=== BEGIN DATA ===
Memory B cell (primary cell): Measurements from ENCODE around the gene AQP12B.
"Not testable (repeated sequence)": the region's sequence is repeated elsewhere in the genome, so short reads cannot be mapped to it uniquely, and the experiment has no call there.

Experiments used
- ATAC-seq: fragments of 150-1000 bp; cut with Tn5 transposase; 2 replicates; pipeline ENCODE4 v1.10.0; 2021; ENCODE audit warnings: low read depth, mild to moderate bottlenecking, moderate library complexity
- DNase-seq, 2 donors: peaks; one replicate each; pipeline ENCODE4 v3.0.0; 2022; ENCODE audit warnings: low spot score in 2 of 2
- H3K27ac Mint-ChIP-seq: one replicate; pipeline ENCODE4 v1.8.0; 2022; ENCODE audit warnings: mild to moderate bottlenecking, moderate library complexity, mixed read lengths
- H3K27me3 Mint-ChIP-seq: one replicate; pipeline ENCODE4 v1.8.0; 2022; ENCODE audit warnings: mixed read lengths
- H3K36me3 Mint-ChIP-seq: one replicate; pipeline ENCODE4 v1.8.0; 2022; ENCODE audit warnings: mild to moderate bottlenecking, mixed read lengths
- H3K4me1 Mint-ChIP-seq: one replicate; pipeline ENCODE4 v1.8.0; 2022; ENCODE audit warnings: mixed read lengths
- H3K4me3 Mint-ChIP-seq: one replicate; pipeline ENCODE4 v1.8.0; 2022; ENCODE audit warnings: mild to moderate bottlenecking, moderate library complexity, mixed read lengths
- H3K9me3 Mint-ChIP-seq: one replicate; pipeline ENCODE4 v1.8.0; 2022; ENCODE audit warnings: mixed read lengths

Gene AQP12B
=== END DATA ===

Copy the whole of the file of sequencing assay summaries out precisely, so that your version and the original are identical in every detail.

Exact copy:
Memory B cell (primary cell): Measurements from ENCODE around the gene AQP12B.
"Not testable (repeated sequence)": the region's sequence is repeated elsewhere in the genome, so short reads cannot be mapped to it uniquely, and the experiment has no call there.

Experiments used
- ATAC-seq: fragments of 150-1000 bp; cut with Tn5 transposase; 2 replicates; pipeline ENCODE4 v1.10.0; 2021; ENCODE audit warnings: low read depth, mild to moderate bottlenecking, moderate library complexity
- DNase-seq, 2 donors: peaks; one replicate each; pipeline ENCODE4 v3.0.0; 2022; ENCODE audit warnings: low spot score in 2 of 2
- H3K27ac Mint-ChIP-seq: one replicate; pipeline ENCODE4 v1.8.0; 2022; ENCODE audit warnings: mild to moderate bottlenecking, moderate library complexity, mixed read lengths
- H3K27me3 Mint-ChIP-seq: one replicate; pipeline ENCODE4 v1.8.0; 2022; ENCODE audit warnings: mixed read lengths
- H3K36me3 Mint-ChIP-seq: one replicate; pipeline ENCODE4 v1.8.0; 2022; ENCODE audit warnings: mild to moderate bottlenecking, mixed read lengths
- H3K4me1 Mint-ChIP-seq: one replicate; pipeline ENCODE4 v1.8.0; 2022; ENCODE audit warnings: mixed read lengths
- H3K4me3 Mint-ChIP-seq: one replicate; pipeline ENCODE4 v1.8.0; 2022; ENCODE audit warnings: mild to moderate bottlenecking, moderate library complexity, mixed read lengths
- H3K9me3 Mint-ChIP-seq: one replicate; pipeline ENCODE4 v1.8.0; 2022; ENCODE audit warnings: mixed read lengths

Gene AQP12B